Degree Programs for Behavioural Counselors

Bachelor’s Degree Programs

Bachelor’s degree in social work

Bachelor of Science in Psychology  

Bachelor in Applied Behavior Analysis

Bachelor of Science in Counseling Psychology

Bachelor of Science in Clinical Psychology

Bachelor of Arts in Sociology

Bachelor of Arts in Human Development

Master’s Degree Program

Master of Science in Applied Behavior Analysis 

Master of Arts in Applied Child and Adolescent Psychology: Prevention & Treatment

Master of Science in Behavior Analysis 

Master of Arts in Applied Behavioral Science

Masters in Social Work

Master’s degree in Psychology

MA in Special Education (Applied Behavior Analysis)

Salary of a Behavioural Counselor

Individual incomes vary widely depending on various criteria, including geographic location and field of practice. The top 10% make more than $78,700 annually, and the bottom 10% earn less than $30,590 in the USA.


The average annual income of a Behavioural Counselor



United Kingdom











RUB 909,698 





Advantages and Disadvantages of Becoming a Behavioural Counselor


  • Opportunity to help people change their behaviour for the better
  • High-income potential
  • Option to work for one’s self
  • Potential for work flexibility as a private practitioner
  • Each work is unique and exciting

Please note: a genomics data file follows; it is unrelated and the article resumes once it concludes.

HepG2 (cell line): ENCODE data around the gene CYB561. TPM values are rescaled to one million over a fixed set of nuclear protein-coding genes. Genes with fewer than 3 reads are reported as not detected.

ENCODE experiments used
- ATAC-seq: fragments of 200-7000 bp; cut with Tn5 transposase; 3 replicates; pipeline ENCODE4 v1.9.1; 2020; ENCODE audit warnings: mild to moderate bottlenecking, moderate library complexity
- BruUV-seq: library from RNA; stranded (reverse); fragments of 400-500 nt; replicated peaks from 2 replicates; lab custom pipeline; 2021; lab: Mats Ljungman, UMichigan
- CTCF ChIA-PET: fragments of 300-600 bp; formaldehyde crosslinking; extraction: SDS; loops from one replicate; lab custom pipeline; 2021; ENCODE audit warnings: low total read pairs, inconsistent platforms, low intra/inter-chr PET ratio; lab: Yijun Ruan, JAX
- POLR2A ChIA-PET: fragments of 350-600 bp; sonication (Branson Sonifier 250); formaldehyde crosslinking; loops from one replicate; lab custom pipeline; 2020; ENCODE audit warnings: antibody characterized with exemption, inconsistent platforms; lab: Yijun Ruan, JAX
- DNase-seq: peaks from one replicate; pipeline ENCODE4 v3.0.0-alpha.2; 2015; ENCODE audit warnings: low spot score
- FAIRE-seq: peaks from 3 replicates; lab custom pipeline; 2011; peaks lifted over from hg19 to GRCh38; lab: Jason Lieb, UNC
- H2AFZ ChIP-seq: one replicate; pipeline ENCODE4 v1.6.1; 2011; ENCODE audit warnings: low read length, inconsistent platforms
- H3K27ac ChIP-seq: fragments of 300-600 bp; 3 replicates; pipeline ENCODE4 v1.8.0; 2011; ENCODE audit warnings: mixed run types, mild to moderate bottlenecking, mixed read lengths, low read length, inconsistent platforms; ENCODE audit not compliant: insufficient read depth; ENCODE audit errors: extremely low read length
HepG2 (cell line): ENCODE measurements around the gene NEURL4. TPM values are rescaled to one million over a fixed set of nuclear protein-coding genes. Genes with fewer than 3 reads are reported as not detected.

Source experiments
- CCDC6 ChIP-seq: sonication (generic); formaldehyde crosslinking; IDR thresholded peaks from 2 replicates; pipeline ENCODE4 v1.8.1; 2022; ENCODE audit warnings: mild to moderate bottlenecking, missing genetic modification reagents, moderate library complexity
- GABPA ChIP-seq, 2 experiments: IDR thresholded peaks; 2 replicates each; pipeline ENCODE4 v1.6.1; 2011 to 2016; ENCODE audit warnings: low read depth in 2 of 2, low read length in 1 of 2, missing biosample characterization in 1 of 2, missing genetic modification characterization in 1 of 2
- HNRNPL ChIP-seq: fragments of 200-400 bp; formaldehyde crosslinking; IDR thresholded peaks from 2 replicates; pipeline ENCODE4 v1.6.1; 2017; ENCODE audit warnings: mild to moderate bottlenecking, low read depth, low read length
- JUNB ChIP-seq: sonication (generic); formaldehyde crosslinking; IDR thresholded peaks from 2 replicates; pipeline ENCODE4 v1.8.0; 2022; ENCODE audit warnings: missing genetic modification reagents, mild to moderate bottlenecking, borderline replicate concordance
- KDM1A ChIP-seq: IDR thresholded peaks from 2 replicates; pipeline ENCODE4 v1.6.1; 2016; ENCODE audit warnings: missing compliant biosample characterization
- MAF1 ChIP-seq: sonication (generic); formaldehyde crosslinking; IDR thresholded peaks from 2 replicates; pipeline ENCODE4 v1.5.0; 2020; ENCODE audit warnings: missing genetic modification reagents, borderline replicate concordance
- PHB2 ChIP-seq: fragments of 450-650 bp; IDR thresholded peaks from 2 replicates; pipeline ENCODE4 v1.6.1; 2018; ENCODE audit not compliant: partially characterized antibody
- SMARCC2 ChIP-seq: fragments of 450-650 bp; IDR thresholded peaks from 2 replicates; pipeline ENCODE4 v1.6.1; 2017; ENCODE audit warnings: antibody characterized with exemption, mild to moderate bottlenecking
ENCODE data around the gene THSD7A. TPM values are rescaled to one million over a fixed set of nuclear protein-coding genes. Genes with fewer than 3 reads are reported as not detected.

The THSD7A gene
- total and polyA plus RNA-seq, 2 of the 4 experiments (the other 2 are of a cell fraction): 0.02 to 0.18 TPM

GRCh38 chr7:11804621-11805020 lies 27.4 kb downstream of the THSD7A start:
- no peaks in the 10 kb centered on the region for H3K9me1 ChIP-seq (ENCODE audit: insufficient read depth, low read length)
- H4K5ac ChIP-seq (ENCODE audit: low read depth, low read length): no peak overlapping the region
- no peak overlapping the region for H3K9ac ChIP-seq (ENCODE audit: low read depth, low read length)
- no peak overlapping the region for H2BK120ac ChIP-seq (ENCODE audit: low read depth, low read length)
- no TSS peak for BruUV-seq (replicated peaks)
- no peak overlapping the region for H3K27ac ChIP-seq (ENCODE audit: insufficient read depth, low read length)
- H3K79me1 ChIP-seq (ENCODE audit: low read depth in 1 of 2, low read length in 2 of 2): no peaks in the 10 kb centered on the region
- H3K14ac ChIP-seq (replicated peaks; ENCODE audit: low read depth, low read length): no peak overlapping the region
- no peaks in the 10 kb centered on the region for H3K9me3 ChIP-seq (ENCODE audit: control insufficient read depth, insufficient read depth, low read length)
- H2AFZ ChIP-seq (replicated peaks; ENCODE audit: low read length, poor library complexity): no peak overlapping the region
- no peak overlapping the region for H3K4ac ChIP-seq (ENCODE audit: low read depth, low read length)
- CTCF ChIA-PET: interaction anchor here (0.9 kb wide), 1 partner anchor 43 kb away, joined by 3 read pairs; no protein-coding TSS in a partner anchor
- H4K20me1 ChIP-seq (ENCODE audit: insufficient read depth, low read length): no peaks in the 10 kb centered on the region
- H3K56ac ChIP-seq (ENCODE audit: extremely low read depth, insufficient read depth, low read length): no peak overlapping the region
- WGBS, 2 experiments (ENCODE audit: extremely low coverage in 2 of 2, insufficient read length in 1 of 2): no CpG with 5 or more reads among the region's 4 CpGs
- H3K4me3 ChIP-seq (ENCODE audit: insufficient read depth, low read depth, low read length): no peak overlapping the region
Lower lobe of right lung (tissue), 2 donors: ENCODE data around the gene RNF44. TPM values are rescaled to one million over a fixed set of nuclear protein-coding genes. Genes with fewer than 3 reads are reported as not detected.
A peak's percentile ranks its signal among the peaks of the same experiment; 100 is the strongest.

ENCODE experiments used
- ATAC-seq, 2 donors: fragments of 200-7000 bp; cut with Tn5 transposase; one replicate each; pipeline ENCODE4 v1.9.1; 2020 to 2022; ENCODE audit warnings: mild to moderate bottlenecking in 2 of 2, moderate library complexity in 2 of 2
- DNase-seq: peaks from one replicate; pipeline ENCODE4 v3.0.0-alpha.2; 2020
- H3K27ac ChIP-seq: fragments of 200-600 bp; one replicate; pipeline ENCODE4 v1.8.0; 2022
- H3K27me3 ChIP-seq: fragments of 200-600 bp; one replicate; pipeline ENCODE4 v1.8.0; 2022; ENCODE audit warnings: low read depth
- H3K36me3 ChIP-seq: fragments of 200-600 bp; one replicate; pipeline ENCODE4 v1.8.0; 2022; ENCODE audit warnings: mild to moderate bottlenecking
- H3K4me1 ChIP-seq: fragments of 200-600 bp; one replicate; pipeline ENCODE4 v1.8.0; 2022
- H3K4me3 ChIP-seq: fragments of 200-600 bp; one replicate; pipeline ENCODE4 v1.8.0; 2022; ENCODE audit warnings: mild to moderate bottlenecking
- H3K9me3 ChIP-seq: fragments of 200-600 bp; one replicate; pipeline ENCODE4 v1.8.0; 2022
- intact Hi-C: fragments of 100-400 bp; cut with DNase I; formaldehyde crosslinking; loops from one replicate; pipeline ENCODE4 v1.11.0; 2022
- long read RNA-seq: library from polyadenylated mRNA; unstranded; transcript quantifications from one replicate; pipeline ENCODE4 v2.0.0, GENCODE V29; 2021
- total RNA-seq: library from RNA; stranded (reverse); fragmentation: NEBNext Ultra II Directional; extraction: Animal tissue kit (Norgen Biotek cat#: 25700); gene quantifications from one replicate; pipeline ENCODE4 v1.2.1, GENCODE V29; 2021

• Sometimes, they have to deal with demanding clients
  • Often counsellors must work odd hours based on client’s need
  • Setting up a private practice is difficult
  • Counsellors face many negative emotions and may become vulnerable to negativity and depression. 

Career as a Behavioural Counselor

A psychologist with the necessary training can find employment in various behavioural psychology-related settings. Numerous behavioural psychologists are engaged in research, performing studies and tests to address critical psychological issues, including the nature of behavioural health disorders or the effectiveness of behavioural treatments for these diseases. 

Other behavioural psychologists work in educational settings with particular student demographics, including those with severe behavioural issues. Many behavioural psychologists build careers in private practice and work with clients one-on-one to create treatment plans for behavioural problems such as phobias, addictions, or even anxiety or mood disorders.